Published on February 1st, 2011 | by Eli Clifton3
Winds of Change in the Mainstream Media?
While Hosni Mubarak’s thirty years in power appears to be coming to an end, another, quieter change appears to be overcoming U.S. mainstream media. Outlets such as CNN and MSNBC have been asking pointed questions about the U.S.’s tangled Middle East policy.
On January 28th, MSNBC’s Richard Engel and Rachel Maddow had a surprisingly frank discussion about the U.S. role in backing Mubarak. Engel told Maddow that “many Egyptians see the U.S. having stood solidly by President Mubarak while the government grew more and more corrupt.” Engel held up to the camera a teargas canister which had been fired at protesters and read the writing on the side:
‘Made in the USA by Combined Tactical Systems from Jamestown, Pennsylvania.’ And [the protesters] say this is the kind of support that the United States has been giving to the Egyptian government.
This public questioning of U.S. foreign policy for the past thirty years occurred not on Al Jazeera (which continues to have some of the best coverage out of Cairo) or on liberal blogs, but as part of a major network’s programming.
The shift in tone from the U.S. news media continued through the weekend. On Monday, CNN’s John King asked Rep. Thaddeus McCotter (R-MI) how the Congressman’s support of Hosni Mubarak fit in with the U.S.’s interest in promoting democracy in the Middle East.
King started by questioning McCotter’s representation of the protesters as subversive elements [see the transcript here].
KING: Your initial statement as the crisis unfolded from Friday, said, “Right now freedoms radicalized enemies are subverting Egypt and our other allies.”
We have correspondents who have been out in the streets in these demonstrations, and they say, yes, there are some members of the Muslim Brotherhood there, but by and large it is middle class Egyptians, young and old, who are frustrated with their government. Who have had no political rights. The elections have been a sham. They want Mubarak to go. What’s wrong with that?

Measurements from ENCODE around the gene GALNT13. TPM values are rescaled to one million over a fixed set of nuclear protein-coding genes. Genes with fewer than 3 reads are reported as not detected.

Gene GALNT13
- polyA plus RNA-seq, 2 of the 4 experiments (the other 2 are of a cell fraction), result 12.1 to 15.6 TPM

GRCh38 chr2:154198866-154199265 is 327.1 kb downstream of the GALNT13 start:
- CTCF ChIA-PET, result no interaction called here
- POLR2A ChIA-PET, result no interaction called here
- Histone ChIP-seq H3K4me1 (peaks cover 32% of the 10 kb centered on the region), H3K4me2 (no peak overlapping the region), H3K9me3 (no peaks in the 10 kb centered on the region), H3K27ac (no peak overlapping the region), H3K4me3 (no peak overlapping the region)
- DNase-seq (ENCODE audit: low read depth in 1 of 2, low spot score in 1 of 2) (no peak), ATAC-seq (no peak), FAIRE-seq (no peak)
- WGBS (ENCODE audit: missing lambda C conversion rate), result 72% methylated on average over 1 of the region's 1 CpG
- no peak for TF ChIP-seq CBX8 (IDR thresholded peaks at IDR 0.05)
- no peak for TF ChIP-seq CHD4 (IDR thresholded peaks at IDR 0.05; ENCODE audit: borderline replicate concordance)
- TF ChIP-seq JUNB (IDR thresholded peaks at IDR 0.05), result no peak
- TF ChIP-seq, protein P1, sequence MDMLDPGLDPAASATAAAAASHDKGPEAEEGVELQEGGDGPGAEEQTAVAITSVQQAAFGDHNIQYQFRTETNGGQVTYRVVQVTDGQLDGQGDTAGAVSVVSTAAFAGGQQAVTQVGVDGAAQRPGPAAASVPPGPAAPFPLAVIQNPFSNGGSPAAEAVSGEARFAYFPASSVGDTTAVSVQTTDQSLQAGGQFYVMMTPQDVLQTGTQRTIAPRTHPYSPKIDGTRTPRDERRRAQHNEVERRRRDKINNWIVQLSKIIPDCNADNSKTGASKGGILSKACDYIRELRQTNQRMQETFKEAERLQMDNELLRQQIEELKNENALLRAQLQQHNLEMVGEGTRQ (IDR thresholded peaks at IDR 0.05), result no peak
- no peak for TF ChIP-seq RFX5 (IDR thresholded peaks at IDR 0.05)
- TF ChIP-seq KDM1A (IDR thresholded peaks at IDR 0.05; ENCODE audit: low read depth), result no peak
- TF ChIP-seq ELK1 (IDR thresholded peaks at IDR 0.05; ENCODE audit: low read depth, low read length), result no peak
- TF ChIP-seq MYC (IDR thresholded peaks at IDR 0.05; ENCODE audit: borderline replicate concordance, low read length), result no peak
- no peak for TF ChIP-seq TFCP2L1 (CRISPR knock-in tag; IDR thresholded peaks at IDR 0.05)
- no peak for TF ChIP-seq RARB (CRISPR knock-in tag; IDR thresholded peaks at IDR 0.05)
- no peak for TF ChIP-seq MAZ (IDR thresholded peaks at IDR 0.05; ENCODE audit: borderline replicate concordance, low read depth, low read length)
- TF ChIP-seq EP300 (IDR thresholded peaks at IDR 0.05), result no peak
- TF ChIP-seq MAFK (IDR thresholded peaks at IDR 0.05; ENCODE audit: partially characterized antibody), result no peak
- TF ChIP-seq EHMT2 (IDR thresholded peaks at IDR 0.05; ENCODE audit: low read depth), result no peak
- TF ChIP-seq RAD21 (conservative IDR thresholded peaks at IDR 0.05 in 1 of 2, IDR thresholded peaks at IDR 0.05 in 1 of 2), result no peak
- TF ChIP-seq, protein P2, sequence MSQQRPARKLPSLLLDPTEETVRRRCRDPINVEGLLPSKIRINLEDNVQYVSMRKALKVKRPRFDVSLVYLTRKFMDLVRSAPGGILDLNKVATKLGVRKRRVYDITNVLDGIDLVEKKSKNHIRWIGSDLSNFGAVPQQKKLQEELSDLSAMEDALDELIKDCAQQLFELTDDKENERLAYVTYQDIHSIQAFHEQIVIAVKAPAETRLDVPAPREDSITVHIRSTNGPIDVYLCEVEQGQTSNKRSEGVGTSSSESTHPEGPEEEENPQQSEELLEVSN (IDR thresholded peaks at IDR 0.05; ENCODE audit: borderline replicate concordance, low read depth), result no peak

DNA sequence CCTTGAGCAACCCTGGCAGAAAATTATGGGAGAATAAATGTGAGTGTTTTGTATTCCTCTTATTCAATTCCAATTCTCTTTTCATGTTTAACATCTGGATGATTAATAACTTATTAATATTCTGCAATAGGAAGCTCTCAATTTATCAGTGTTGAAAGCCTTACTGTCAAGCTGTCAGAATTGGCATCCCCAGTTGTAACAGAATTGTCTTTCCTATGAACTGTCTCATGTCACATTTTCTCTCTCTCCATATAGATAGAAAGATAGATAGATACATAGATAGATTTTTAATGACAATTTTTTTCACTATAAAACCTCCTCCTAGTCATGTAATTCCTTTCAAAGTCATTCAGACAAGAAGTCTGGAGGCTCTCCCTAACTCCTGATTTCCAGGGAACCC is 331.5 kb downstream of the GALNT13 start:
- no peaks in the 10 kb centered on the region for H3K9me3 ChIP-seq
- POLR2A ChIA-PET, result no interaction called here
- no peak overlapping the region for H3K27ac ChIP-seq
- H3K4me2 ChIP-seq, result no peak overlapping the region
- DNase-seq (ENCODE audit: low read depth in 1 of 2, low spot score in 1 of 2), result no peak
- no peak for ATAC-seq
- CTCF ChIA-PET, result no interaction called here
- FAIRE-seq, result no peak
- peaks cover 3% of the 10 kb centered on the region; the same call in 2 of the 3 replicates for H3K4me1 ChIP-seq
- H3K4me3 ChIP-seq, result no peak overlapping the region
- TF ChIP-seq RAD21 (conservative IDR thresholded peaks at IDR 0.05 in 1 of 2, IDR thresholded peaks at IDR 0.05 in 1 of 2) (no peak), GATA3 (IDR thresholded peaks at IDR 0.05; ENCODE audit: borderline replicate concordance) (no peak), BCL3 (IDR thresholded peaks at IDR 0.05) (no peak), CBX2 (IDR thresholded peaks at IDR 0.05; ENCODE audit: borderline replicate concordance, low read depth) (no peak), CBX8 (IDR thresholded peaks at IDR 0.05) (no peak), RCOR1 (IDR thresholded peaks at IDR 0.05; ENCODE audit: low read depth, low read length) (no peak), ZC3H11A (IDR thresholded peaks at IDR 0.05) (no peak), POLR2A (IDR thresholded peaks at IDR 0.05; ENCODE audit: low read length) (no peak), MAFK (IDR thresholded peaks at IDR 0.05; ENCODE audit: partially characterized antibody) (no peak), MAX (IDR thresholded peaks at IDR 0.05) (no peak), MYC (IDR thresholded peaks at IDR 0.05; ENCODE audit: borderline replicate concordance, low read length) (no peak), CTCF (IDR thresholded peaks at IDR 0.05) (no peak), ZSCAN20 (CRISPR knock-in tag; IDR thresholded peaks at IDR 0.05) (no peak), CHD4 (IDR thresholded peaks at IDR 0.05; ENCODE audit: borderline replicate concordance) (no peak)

MCCOTTER: Well, it’s the same thing we saw in 1979 with the Shah, where you had a very broad-based popular coalition that was subverted by the Khomeinis of the world, and the radical Islamic factions within there. So what you have to do is find a way to separate the movement of the young people and of the middle class and others-separate them from the radical elements within the Muslim Brotherhood, who have not renounced the goal of Sharia law on a global basis, or the return of the Caliphate, which would be a disastrous not only for the Egyptian people but for the peace process in the Middle East, the Suez Canal and international commerce, and the interest of the United States.
King went on to press McCotter on the U.S.’s inconsistent record of promoting democracy:
KING: President Bush pushed for elections in the Palestinian Territories, as you know, and Hamas won those elections. Some said it was a big mistake on the president’s part, President Bush’s part to do that, when they weren’t ready. And Hamas won that election. An others have said, you know what, not it’s not. It’s not a mistake. The United States should stand for democracy, let the people have their will and Hamas will prove it can either deliver services or it can’t. Again, why not do the same in Egypt? If somebody is maybe not friendly to the United States in the first round, we take our chances the second round.
MCCOTTER: Because if the individuals come in, as we saw in Iran, as we could see with the potential takeover from the Muslim Brotherhood, not only is it not in the best interest of the United States, it is not in the best interest of the people of Egypt, any more than it was in the best interest of the people of Iran.
King again challenged McCotter’s talking point that the Muslim Brotherhood would take over a future government, saying, “Most of our people who have been there for a long time, and have reported on the region, said maybe they would get 25 or 30 percent.”
The major network news outlets are way behind in reporting on the tangled U.S. Middle East policy which, thirty years after the Camp David Accords, continues to hinge on backing authoritarian Arab governments and unconditionally defending Israel against accusations of human rights abuses. But the scenes of Egyptian security services attacking protesters with U.S.-supplied equipment and the administration’s unwillingness to openly take sides against Mubarak is clearly making many Americans take note and ask questions.
That frustration, along with the questioning of U.S. policy, has long been kept under a lid by those who warn that changes of government in U.S.-aligned Arab states would bring the rise of radical Islamists who would work against U.S. and Israeli interests. The protesters on the streets of Egypt don’t look like radicals to U.S. viewers. A-list talking heads are starting to ask real questions about the assumptions and strategies used to justify U.S. support for rulers like Hosni Mubarak.